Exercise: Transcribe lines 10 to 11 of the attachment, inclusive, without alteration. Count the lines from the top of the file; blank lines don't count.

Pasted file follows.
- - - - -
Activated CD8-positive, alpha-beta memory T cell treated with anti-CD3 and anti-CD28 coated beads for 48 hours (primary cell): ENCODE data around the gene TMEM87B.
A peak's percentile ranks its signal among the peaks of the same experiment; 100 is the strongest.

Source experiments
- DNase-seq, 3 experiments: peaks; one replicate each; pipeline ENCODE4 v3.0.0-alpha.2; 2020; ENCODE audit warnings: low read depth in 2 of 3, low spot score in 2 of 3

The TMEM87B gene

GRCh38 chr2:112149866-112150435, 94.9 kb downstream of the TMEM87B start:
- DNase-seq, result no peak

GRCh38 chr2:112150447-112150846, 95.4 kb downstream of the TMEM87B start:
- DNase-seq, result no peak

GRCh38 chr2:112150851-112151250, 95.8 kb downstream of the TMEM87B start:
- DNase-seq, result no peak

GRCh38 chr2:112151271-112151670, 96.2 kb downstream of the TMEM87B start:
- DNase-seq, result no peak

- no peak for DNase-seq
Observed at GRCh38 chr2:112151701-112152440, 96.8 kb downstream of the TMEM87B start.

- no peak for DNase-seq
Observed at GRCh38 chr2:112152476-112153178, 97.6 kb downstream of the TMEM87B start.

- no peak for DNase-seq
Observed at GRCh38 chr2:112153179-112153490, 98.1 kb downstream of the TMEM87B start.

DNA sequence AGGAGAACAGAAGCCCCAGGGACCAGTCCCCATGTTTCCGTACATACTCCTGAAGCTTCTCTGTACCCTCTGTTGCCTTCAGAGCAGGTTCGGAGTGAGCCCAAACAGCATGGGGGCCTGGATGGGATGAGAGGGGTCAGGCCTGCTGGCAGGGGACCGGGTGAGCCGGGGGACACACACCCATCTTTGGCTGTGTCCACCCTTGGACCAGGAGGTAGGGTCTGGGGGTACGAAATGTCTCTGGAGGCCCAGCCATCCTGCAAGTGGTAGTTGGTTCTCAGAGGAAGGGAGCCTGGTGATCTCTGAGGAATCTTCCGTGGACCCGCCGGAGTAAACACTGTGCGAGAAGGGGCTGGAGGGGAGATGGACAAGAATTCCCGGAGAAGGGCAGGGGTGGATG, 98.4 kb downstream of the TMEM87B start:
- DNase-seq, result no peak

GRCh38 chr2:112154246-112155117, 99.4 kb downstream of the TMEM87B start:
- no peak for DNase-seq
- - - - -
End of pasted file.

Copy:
GRCh38 chr2:112150851-112151250, 95.8 kb downstream of the TMEM87B start:
- DNase-seq, result no peak